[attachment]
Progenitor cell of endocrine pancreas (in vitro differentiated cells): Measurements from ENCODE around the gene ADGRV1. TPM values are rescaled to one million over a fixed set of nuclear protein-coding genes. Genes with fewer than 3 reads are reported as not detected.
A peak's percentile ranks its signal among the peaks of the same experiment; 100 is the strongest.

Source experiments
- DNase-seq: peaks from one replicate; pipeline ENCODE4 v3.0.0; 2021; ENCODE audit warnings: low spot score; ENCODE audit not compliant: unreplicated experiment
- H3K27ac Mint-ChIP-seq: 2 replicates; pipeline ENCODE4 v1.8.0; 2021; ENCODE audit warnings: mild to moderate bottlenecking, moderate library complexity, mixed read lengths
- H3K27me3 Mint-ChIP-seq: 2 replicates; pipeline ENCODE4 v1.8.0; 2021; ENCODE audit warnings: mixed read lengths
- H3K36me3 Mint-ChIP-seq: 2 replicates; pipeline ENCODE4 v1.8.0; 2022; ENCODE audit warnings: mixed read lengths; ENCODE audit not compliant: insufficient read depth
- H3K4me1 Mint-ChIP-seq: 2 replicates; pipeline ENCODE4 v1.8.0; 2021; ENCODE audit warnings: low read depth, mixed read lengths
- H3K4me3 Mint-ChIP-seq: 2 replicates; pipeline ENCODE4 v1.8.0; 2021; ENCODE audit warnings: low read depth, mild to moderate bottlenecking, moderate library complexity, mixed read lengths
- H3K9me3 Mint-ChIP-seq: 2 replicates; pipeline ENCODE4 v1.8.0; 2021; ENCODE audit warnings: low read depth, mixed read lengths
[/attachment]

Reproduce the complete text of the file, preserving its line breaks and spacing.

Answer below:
Progenitor cell of endocrine pancreas (in vitro differentiated cells): Measurements from ENCODE around the gene ADGRV1. TPM values are rescaled to one million over a fixed set of nuclear protein-coding genes. Genes with fewer than 3 reads are reported as not detected.
A peak's percentile ranks its signal among the peaks of the same experiment; 100 is the strongest.

Source experiments
- DNase-seq: peaks from one replicate; pipeline ENCODE4 v3.0.0; 2021; ENCODE audit warnings: low spot score; ENCODE audit not compliant: unreplicated experiment
- H3K27ac Mint-ChIP-seq: 2 replicates; pipeline ENCODE4 v1.8.0; 2021; ENCODE audit warnings: mild to moderate bottlenecking, moderate library complexity, mixed read lengths
- H3K27me3 Mint-ChIP-seq: 2 replicates; pipeline ENCODE4 v1.8.0; 2021; ENCODE audit warnings: mixed read lengths
- H3K36me3 Mint-ChIP-seq: 2 replicates; pipeline ENCODE4 v1.8.0; 2022; ENCODE audit warnings: mixed read lengths; ENCODE audit not compliant: insufficient read depth
- H3K4me1 Mint-ChIP-seq: 2 replicates; pipeline ENCODE4 v1.8.0; 2021; ENCODE audit warnings: low read depth, mixed read lengths
- H3K4me3 Mint-ChIP-seq: 2 replicates; pipeline ENCODE4 v1.8.0; 2021; ENCODE audit warnings: low read depth, mild to moderate bottlenecking, moderate library complexity, mixed read lengths
- H3K9me3 Mint-ChIP-seq: 2 replicates; pipeline ENCODE4 v1.8.0; 2021; ENCODE audit warnings: low read depth, mixed read lengths